People with mental illness let down by criminal justice system

Sketch by Isobel Williams

Mental health experts, not the police, should be identifying vulnerable people, according to a report by the human rights group JUSTICE which also calls for specialist prosecutors to make charging decisions.

The group backs the Law Commission’s recommendations that the test of fitness to plead and fitness to stand trial should be ‘placed on a statutory footing’; the insanity defence be amended to a defence of ‘not criminally responsible by reason of a recognised medical condition’; and called for further review of the defences where mental capacity is in issue ‘taking into account the difference between substantial and total lack of capacity’. You can read the full report (Mental Health and Fair Trial) here.

Andrea Coomber, director of JUSTICE, said that there were ‘fundamental problems’ with the criminal justice system’s response to vulnerability and ‘too few people receive reasonable adjustments to enable them to effectively participate in their defence’. According to JUSTICE people in the criminal justice system were ‘far more likely to suffer from mental health problems than the general population’.

Sir David Latham, chair of the JUSTICE working party and former chairman of the Parole Board, said vulnerability should be properly identified and ‘where identified, properly approached so that the person either receives reasonable adjustments to give them the capacity to effectively participate in their defence, or if appropriate, is not prosecuted’. ‘Where a person is diverted from prosecution or prison, suitable and effective treatment and support must be available to ensure that the person remains outside of the criminal justice system,’ he said.

The report referenced a 1998 study that found that 90{3234d8c1bc8391a7e63ebaf7e32c90a4a5b2a92b92485c9509211683c01cefb1} of the prison population had one or more of the five psychiatric disorders (psychosis, neurosis, personality disorder, hazardous drinking and drug dependence). The group quoted more recent research that, when prisoners were screened on arrival, almost one in four (23{3234d8c1bc8391a7e63ebaf7e32c90a4a5b2a92b92485c9509211683c01cefb1}) had some prior contact with mental health services.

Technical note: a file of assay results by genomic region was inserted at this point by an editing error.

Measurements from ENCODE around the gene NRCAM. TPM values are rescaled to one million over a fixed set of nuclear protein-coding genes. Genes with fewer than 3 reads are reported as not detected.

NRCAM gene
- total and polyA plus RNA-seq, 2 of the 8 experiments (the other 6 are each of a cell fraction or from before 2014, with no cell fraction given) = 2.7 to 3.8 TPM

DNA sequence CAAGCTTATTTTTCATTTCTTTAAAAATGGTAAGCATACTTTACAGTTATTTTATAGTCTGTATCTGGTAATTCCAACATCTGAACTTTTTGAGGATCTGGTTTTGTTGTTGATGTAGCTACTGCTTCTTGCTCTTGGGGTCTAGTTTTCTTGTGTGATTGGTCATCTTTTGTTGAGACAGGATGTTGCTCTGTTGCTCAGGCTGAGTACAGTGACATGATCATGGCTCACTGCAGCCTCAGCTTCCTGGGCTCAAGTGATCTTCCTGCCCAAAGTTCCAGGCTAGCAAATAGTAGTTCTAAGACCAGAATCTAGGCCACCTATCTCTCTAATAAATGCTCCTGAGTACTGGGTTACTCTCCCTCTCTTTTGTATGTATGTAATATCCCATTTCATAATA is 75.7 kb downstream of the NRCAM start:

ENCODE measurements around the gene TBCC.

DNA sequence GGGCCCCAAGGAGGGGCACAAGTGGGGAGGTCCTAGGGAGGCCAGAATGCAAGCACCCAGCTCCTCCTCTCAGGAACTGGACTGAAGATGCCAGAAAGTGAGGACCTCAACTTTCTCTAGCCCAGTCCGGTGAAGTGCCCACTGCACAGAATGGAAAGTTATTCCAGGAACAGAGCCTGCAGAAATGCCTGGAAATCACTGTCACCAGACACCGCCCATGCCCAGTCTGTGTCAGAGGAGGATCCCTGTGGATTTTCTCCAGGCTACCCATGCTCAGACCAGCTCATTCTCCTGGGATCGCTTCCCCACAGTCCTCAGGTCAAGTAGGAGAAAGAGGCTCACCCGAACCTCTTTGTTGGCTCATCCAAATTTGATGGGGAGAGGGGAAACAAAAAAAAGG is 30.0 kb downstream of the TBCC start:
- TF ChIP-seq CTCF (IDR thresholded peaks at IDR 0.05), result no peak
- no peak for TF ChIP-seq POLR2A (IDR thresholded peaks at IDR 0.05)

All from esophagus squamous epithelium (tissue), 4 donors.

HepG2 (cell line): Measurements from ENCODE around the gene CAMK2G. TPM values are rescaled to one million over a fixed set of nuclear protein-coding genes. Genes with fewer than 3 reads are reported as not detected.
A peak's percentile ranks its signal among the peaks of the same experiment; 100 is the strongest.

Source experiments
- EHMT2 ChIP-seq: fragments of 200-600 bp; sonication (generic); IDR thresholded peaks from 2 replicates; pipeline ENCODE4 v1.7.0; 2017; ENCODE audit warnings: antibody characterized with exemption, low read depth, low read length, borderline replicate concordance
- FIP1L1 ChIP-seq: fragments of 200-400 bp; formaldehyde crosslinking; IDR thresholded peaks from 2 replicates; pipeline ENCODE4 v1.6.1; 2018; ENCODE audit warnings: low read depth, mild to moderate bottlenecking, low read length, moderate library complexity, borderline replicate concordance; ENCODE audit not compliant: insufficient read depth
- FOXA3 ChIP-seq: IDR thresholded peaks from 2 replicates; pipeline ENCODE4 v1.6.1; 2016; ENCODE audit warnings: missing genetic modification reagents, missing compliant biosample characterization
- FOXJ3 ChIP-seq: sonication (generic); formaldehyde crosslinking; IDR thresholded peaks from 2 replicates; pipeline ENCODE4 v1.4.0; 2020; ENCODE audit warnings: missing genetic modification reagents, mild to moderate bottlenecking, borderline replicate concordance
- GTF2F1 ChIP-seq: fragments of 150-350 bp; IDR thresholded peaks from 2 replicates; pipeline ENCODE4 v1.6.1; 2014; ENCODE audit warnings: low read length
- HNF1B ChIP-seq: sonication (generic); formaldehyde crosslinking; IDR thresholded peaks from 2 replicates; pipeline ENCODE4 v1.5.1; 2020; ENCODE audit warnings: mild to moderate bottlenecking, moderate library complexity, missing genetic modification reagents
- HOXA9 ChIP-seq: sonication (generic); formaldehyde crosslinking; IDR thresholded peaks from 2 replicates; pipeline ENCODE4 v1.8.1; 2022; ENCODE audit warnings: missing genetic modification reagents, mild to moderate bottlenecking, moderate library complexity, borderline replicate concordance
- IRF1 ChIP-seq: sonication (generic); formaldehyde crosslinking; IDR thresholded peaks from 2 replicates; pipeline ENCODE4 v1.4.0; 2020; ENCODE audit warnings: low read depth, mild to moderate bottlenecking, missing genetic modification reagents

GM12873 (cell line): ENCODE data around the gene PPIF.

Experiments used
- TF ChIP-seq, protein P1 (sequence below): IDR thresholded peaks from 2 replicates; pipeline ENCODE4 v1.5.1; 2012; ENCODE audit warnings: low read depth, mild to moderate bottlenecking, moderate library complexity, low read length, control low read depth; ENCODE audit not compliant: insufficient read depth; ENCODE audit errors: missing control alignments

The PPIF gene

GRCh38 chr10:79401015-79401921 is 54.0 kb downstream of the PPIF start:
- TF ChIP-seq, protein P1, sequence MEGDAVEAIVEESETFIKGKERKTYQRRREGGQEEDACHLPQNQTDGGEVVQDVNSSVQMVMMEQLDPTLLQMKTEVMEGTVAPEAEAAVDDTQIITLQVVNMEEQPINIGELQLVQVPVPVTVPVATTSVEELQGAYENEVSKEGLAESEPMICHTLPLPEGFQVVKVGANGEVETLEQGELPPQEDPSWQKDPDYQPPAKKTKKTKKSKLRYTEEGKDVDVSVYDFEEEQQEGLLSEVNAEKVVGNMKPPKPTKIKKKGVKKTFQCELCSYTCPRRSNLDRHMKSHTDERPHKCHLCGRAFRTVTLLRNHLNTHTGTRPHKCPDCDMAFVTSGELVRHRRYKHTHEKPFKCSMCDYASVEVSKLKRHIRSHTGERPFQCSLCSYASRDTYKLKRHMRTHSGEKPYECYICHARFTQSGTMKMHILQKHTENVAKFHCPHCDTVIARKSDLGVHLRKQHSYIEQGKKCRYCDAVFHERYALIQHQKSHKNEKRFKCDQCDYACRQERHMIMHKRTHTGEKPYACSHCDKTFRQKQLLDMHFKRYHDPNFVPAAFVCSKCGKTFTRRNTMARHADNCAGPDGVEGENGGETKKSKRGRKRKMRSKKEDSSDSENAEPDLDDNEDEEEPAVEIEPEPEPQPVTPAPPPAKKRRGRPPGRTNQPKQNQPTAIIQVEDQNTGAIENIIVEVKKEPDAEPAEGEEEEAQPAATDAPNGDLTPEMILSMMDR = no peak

According to the National Institute for Health and Care Excellence, around 60{3234d8c1bc8391a7e63ebaf7e32c90a4a5b2a92b92485c9509211683c01cefb1} of prisoners had personality disorders, compared to 5{3234d8c1bc8391a7e63ebaf7e32c90a4a5b2a92b92485c9509211683c01cefb1} of the general population; 11{3234d8c1bc8391a7e63ebaf7e32c90a4a5b2a92b92485c9509211683c01cefb1} of those serving community sentences had psychotic disorders compared to 1{3234d8c1bc8391a7e63ebaf7e32c90a4a5b2a92b92485c9509211683c01cefb1} of the general population; and 76{3234d8c1bc8391a7e63ebaf7e32c90a4a5b2a92b92485c9509211683c01cefb1} of female and 40{3234d8c1bc8391a7e63ebaf7e32c90a4a5b2a92b92485c9509211683c01cefb1} of male remand prisoners had a common mental health disorder. The National Appropriate Adult Network estimates that ‘between 11-22{3234d8c1bc8391a7e63ebaf7e32c90a4a5b2a92b92485c9509211683c01cefb1} of arrested adults are mentally vulnerable’ and need the help of an appropriate adult.

JUSTICE report in brief

  1. The investigative stage: Mental health experts, not police officers, should be identifying people with vulnerability as a result of mental ill health or learning disability;
  2. Decision as to charge or prosecution: A specialist prosecutor should be appointed for each CPS area to make charging decisions in cases of vulnerability;
  3. Pre-trial and trial hearings: Magistrates’ courts, youth courts and the Crown Court should have a dedicated mental health judge;
  4. Legal capacity tests: A capacity based test of fitness to plead and fitness to stand trial, placed on a statutory footing should be available in all courts and the “insanity” defence should be amended to a defence of ‘not criminally responsible by reason of a recognised medical condition’;
  5. Disposal and sentencing: A sentencing guideline on mental health and vulnerability should be created and a broader range of disposals made available.

Author: Jon Robins

Jon is editor of the Justice Gap. He is a freelance journalist. Jon’s books include The First Miscarriage of Justice (Waterside Press, 2014), The Justice Gap (LAG, 2009) and People Power (Daily Telegraph/LawPack, 2008). Jon is a journalism lecturer at Winchester University and a visiting senior fellow in access to justice at the University of Lincoln. He is twice winner of the Bar Council’s journalism award (2015 and 2005) and is shortlisted for this year’s Criminal Justice Alliance’s journalism award

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